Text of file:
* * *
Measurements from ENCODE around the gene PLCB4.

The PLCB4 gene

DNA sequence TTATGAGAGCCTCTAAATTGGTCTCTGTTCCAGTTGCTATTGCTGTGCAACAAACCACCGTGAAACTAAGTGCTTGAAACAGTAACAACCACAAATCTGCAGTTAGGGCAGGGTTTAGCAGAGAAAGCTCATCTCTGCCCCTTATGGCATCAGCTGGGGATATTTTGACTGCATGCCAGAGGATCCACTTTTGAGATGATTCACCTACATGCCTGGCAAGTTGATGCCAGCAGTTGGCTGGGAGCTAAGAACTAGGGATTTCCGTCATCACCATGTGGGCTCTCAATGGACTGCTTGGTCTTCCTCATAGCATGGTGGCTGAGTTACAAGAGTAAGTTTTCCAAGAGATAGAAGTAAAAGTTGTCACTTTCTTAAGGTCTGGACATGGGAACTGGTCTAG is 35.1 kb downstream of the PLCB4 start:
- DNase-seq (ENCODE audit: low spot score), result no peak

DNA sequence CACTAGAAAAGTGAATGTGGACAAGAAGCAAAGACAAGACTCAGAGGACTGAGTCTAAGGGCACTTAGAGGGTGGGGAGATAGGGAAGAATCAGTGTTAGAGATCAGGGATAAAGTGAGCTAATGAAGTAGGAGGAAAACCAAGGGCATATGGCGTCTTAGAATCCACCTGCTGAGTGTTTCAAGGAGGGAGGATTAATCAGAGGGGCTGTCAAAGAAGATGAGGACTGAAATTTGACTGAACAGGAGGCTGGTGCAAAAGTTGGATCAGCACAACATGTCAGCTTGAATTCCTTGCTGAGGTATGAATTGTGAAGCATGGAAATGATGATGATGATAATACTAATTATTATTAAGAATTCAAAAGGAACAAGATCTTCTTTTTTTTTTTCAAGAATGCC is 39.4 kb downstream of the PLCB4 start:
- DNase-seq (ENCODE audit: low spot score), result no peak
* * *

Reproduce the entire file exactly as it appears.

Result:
Measurements from ENCODE around the gene PLCB4.

The PLCB4 gene

DNA sequence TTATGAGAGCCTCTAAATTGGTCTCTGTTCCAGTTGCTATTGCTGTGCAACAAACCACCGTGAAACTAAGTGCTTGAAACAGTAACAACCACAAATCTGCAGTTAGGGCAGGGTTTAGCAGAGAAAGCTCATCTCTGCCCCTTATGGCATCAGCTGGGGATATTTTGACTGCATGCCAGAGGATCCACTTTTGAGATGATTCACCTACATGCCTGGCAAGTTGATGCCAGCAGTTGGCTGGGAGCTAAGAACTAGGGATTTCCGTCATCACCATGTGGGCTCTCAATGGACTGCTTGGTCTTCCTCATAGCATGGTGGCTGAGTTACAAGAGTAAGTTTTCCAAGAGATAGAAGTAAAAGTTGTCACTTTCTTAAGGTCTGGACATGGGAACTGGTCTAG is 35.1 kb downstream of the PLCB4 start:
- DNase-seq (ENCODE audit: low spot score), result no peak

DNA sequence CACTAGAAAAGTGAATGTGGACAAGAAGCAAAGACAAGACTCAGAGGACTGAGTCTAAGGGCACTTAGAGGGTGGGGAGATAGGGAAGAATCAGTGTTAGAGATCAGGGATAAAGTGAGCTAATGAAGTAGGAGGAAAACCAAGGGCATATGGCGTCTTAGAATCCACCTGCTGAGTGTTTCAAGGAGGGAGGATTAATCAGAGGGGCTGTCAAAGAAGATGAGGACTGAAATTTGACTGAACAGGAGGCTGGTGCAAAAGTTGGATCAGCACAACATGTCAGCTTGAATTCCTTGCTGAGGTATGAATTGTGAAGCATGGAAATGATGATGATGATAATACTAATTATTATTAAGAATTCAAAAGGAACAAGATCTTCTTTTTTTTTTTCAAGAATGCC is 39.4 kb downstream of the PLCB4 start:
- DNase-seq (ENCODE audit: low spot score), result no peak